Home >> Itineraries,Japan Travel >> Hokkaido Self-drive with kids (June 2014) Part 1 – Chitose -> Lake Toya -> Hakodate -> Niseko -> Otaru

I finally got down to blogging about my June vacation! In June, we went to Hokkaido for 12 days.  There were 3 adults, 2 kids and 1 senior in our group, so we rented a car throughout all 12 days to get around.

I have written two versions of posts for this particular trip: One was for my friends who were more interested to go Hokkaido to eat, and one was for families travelling with kids who were more interested to know what was there for kids to do.  The version you are currently reading is the family-friendly version.  Pop over to this post for the full itinerary of this trip and you will also find links to the foodie-friendly version blog posts at the end.


Day 1

We spent the whole day flying from Singapore to New Chitose Airport and spent the night at Air Terminal Hotel which is connected to the airport.  The kids loved Air Terminal Hotel because all the rooms face the airport runway and they could watch the planes taking off and landing.


Day 2

Lake Shikotsu

We picked up our rental car and drove to Lake Shikotsu.  There was nothing particularly interesting for the kids there, we were there just to take a break for the long drive from Chitose to Lake Toya.

Sobetsu Fruit Village Strawberry Picking

After a quick break, we drove on to Lake Toya.  We first arrived at Sobetsu Fruit Village where we went strawberry picking.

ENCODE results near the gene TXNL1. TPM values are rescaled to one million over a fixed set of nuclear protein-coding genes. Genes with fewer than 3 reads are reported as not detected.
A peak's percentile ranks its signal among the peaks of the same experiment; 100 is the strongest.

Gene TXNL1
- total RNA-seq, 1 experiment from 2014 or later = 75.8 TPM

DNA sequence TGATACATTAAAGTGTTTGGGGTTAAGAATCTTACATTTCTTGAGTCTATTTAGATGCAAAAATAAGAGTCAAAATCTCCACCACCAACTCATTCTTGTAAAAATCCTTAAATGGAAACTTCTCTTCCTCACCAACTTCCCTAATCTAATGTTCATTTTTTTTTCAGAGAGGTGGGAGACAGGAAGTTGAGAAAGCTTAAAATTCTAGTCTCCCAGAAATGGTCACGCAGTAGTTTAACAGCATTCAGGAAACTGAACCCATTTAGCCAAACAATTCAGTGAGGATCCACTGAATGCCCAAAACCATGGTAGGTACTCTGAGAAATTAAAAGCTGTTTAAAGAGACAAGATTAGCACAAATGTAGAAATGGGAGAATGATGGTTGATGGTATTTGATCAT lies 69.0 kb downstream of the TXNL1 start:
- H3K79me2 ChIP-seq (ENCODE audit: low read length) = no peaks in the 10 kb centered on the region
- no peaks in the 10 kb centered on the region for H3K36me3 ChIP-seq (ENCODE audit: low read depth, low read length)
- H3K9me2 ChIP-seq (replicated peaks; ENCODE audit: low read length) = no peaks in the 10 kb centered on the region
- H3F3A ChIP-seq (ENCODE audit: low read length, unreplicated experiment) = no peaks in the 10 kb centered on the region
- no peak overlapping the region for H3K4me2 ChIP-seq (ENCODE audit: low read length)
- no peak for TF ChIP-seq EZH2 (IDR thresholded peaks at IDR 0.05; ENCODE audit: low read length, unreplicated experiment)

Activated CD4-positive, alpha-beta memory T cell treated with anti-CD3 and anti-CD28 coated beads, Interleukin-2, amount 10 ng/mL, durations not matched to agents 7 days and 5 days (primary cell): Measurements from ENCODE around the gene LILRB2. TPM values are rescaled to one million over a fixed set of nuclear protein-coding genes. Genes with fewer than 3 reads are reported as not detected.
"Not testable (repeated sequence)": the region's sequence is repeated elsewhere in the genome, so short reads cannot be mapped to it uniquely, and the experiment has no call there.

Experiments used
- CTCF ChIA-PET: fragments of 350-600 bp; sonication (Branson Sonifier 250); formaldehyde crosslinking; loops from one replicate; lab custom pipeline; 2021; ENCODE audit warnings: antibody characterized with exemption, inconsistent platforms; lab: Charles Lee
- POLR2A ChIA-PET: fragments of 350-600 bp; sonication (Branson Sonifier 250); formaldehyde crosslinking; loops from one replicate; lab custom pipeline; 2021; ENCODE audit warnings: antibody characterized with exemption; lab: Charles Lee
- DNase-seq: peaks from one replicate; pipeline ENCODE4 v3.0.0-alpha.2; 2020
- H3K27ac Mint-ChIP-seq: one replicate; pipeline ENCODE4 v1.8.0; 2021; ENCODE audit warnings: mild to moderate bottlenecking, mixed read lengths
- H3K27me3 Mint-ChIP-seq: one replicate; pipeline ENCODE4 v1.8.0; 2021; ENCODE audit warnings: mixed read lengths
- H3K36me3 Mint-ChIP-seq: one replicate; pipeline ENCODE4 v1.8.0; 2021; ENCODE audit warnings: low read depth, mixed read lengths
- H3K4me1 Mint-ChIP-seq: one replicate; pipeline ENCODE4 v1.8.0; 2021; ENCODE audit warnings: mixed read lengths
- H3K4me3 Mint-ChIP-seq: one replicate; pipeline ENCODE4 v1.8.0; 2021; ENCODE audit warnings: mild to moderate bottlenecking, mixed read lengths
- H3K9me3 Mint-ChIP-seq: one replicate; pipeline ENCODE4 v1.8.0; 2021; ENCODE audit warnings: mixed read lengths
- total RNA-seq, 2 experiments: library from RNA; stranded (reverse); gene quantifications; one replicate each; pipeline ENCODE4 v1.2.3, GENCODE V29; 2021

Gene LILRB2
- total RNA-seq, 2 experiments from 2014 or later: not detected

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MF took his strawberry picking very seriously and went all out, digging through the leaves, to find the red ones.  The strawberries here were pretty small and not as sweet as the ones we plucked in Australia, but oh well, it was a fun activity for the kids anyway.

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Lake Toya

For lunch, we went to Sendoan (仙堂庵) which was located on the second floor of the Wakasaimo store along Lake Toya’s southern shore.

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The restaurant offered a beautiful view of Lake Toya.

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We got a table right next to the window with lake view and it was tatatmi style.  The restaurant provided little stools for the kids to sit on.

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The kids meal was excellent value for money! Less than 600 yen and came with a free toy. I would highly recommend dining here if you are visiting Lake Toya with kids.

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There was a cafe at the first storey selling very cute cakes, the kids would love them.

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We went for a short stroll around Lake Toya after lunch.  There was a small playground, but the kids preferred to just jump around and climb up and down the stone sculptures around the lake.

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Next, we drove further West to Lake Hill Farm which is famous for their gelato.

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MF gave a thumbs up for the gelato.

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After eating, we went for a walk around  the farm. It wasn’t much of a farm, just some rabbits, horses and a goat.